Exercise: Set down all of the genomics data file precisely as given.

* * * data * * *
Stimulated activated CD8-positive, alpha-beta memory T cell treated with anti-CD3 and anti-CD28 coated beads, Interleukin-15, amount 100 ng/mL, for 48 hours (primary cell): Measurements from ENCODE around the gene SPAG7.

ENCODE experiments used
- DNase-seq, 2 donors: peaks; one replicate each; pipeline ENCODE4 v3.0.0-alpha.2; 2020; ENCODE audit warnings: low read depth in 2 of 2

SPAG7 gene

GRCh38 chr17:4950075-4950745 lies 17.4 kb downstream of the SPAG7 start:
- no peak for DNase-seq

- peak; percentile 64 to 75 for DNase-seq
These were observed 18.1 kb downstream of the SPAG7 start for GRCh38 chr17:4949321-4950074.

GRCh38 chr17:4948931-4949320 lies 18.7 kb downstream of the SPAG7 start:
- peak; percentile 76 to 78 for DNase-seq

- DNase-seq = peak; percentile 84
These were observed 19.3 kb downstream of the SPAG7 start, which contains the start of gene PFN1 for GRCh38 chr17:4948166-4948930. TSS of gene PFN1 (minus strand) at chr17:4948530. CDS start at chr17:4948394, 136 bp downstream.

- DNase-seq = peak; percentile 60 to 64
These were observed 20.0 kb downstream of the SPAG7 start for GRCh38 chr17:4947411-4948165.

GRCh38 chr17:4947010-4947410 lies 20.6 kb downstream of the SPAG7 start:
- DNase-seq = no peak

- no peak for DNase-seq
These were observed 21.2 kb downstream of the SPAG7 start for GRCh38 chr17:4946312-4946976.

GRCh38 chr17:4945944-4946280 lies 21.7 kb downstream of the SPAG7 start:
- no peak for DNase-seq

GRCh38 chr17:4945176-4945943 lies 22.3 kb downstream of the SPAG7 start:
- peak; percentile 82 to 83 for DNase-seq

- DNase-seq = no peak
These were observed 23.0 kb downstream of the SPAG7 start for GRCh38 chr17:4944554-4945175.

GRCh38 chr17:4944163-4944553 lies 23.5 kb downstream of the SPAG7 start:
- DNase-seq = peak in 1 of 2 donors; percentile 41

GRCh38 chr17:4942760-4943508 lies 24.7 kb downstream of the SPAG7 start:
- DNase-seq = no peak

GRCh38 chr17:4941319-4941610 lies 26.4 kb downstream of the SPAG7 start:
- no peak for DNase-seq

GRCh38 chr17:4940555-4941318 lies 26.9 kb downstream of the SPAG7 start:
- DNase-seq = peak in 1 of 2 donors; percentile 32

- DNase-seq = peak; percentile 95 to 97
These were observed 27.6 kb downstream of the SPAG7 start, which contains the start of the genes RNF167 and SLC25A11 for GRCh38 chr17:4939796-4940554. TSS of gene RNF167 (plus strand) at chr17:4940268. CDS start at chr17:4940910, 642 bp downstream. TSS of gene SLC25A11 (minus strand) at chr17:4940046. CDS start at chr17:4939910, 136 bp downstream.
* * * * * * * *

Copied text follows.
Stimulated activated CD8-positive, alpha-beta memory T cell treated with anti-CD3 and anti-CD28 coated beads, Interleukin-15, amount 100 ng/mL, for 48 hours (primary cell): Measurements from ENCODE around the gene SPAG7.

ENCODE experiments used
- DNase-seq, 2 donors: peaks; one replicate each; pipeline ENCODE4 v3.0.0-alpha.2; 2020; ENCODE audit warnings: low read depth in 2 of 2

SPAG7 gene

GRCh38 chr17:4950075-4950745 lies 17.4 kb downstream of the SPAG7 start:
- no peak for DNase-seq

- peak; percentile 64 to 75 for DNase-seq
These were observed 18.1 kb downstream of the SPAG7 start for GRCh38 chr17:4949321-4950074.

GRCh38 chr17:4948931-4949320 lies 18.7 kb downstream of the SPAG7 start:
- peak; percentile 76 to 78 for DNase-seq

- DNase-seq = peak; percentile 84
These were observed 19.3 kb downstream of the SPAG7 start, which contains the start of gene PFN1 for GRCh38 chr17:4948166-4948930. TSS of gene PFN1 (minus strand) at chr17:4948530. CDS start at chr17:4948394, 136 bp downstream.

- DNase-seq = peak; percentile 60 to 64
These were observed 20.0 kb downstream of the SPAG7 start for GRCh38 chr17:4947411-4948165.

GRCh38 chr17:4947010-4947410 lies 20.6 kb downstream of the SPAG7 start:
- DNase-seq = no peak

- no peak for DNase-seq
These were observed 21.2 kb downstream of the SPAG7 start for GRCh38 chr17:4946312-4946976.

GRCh38 chr17:4945944-4946280 lies 21.7 kb downstream of the SPAG7 start:
- no peak for DNase-seq

GRCh38 chr17:4945176-4945943 lies 22.3 kb downstream of the SPAG7 start:
- peak; percentile 82 to 83 for DNase-seq

- DNase-seq = no peak
These were observed 23.0 kb downstream of the SPAG7 start for GRCh38 chr17:4944554-4945175.

GRCh38 chr17:4944163-4944553 lies 23.5 kb downstream of the SPAG7 start:
- DNase-seq = peak in 1 of 2 donors; percentile 41

GRCh38 chr17:4942760-4943508 lies 24.7 kb downstream of the SPAG7 start:
- DNase-seq = no peak

GRCh38 chr17:4941319-4941610 lies 26.4 kb downstream of the SPAG7 start:
- no peak for DNase-seq

GRCh38 chr17:4940555-4941318 lies 26.9 kb downstream of the SPAG7 start:
- DNase-seq = peak in 1 of 2 donors; percentile 32

- DNase-seq = peak; percentile 95 to 97
These were observed 27.6 kb downstream of the SPAG7 start, which contains the start of the genes RNF167 and SLC25A11 for GRCh38 chr17:4939796-4940554. TSS of gene RNF167 (plus strand) at chr17:4940268. CDS start at chr17:4940910, 642 bp downstream. TSS of gene SLC25A11 (minus strand) at chr17:4940046. CDS start at chr17:4939910, 136 bp downstream.